The BVI has anti-money laundering and counter-terrorist financing legislation in place requiring entities that conduct "relevant business" to comply with the anti-money laundering requirements. This legislation does not differentiate between legacy participants and new fintech participants. However, fintech business as such is not a "relevant business", unless the business includes components of prescribed relevant businesses as part of the business model, which would require some careful consideration by each firm.

Entities conducting "relevant business" are required to comply with certain anti-money laundering and counter-terrorist financing requirements pursuant to the Proceeds of Criminal Conduct Act, the Anti-Money Laundering Regulations and the AML Code (known together as the AML laws).

The AML laws require that a "relevant business" should:

  • develop, maintain, monitor, assess and test anti-money laundering compliance systems and controls, including designating an anti-money laundering compliance officer; and
  • report suspicious activity, including designating an anti-moneylaundering reporting officer.

The persons appointed to these roles must be appropriately fit, proper, experienced and qualified in accordance with the AML laws.

An entity within scope of the AML laws is required to maintain:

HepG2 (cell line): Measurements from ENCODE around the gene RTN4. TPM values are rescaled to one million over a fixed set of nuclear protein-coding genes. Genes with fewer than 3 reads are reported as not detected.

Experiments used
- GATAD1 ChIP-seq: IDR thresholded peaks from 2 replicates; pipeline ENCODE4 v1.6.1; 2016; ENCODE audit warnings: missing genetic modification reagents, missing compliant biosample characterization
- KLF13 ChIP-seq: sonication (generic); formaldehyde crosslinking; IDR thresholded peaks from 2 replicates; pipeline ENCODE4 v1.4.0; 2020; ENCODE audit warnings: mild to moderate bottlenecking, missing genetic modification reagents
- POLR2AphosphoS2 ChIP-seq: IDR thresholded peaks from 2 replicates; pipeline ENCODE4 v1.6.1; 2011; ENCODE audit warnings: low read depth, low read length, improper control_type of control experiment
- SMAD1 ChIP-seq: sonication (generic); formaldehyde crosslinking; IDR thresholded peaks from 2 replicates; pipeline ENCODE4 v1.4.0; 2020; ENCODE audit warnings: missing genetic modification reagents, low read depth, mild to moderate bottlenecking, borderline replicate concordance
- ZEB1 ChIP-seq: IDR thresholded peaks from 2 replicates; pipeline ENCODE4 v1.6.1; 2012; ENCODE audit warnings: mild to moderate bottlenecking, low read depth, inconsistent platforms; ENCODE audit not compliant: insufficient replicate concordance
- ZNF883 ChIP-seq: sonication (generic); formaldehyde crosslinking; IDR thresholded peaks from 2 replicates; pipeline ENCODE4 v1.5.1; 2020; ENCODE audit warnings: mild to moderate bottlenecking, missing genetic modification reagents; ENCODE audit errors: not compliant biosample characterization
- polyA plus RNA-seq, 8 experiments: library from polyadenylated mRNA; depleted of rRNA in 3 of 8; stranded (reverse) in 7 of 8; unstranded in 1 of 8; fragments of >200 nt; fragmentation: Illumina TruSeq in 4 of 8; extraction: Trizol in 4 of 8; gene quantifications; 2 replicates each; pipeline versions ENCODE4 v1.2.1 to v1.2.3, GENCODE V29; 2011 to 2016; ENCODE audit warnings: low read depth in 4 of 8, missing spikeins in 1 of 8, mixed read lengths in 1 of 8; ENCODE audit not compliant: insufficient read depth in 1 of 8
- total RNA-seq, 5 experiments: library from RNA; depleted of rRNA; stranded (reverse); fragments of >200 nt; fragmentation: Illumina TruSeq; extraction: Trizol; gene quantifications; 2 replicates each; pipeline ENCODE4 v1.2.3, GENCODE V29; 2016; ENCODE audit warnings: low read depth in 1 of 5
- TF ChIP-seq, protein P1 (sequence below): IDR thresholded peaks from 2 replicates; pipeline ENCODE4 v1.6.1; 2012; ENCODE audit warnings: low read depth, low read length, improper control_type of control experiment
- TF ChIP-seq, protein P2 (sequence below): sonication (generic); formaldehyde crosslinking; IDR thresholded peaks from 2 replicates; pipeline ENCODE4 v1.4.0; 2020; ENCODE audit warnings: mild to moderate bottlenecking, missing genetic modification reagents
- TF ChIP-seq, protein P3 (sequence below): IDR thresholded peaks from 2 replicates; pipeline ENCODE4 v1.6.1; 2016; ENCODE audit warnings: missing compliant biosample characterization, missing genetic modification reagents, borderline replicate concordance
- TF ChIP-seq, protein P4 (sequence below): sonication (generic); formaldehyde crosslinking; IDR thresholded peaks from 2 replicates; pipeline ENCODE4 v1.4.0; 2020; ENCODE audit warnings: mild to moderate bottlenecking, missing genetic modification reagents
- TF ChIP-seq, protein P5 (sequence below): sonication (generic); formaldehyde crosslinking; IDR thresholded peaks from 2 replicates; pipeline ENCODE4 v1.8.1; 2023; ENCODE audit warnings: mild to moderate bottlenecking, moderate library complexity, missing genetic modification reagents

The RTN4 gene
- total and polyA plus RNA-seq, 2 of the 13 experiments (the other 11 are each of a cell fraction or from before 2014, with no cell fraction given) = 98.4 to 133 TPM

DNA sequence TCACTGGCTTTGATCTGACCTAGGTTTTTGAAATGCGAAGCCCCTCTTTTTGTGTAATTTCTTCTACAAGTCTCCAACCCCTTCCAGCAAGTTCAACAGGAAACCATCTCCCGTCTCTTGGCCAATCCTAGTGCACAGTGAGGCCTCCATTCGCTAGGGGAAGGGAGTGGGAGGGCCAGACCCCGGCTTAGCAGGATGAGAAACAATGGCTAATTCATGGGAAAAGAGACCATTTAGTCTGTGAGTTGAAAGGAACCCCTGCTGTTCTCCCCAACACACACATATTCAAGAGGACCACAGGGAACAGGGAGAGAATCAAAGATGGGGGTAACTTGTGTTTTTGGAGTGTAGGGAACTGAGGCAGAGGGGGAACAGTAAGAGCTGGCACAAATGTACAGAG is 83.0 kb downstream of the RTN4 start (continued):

• identification and verification procedures;
  • record-keeping procedures;
  • internal reporting procedures; and
  • internal controls and communications procedures which are appropriate for forestalling and preventing money laundering.

As noted in 1.1 Evolution of the Fintech Market, the BVI has introduced draft data protection legislation. It is expected that the draft Data Protection Bill will become law in 2020. It will impose data protection obligations in the BVI on "data users" who process, or have control over the processing of, personal data. In essence, the data user may not process personal data unless it satisfies one of the conditions specified in the Bill and it must protect the personal data when processing it. The data subject will have certain access and other rights. Sensitive personal data will be subject to stricter rules. The BVI government suite of e-Bills, as described in 1.1 Evolution of the Fintech Market, permits digital processing of personal data and compliance with consent requirements and data access requests.

There are a number of additional regulatory rules and regulations that may apply to firms that engage in fintech businesses, including sanctions rules, beneficial ownership disclosure requirements, reporting requirements in the context of international exchange of tax information, and economic substance requirements.

The use of social media and similar tools is currently not regulated in the BVI.

Other industry participants, such as accountants and auditors, are not regulated or supervised in the BVI.

In general, activities relating to ICOs, ITOs and crypto tokens are not considered to be regulated activities. Incumbent participants who are licensees may lawfully offer unregulated products and services in addition to their regulated products and services. However, an extension of the business offering would need to be disclosed to the FSC by way of an amended business plan, and the FSC is likely to question the extension of the products and services. Therefore, in practice, an incumbent regulated player may elect to establish a separate entity in the group to offer the new, unregulated product or service.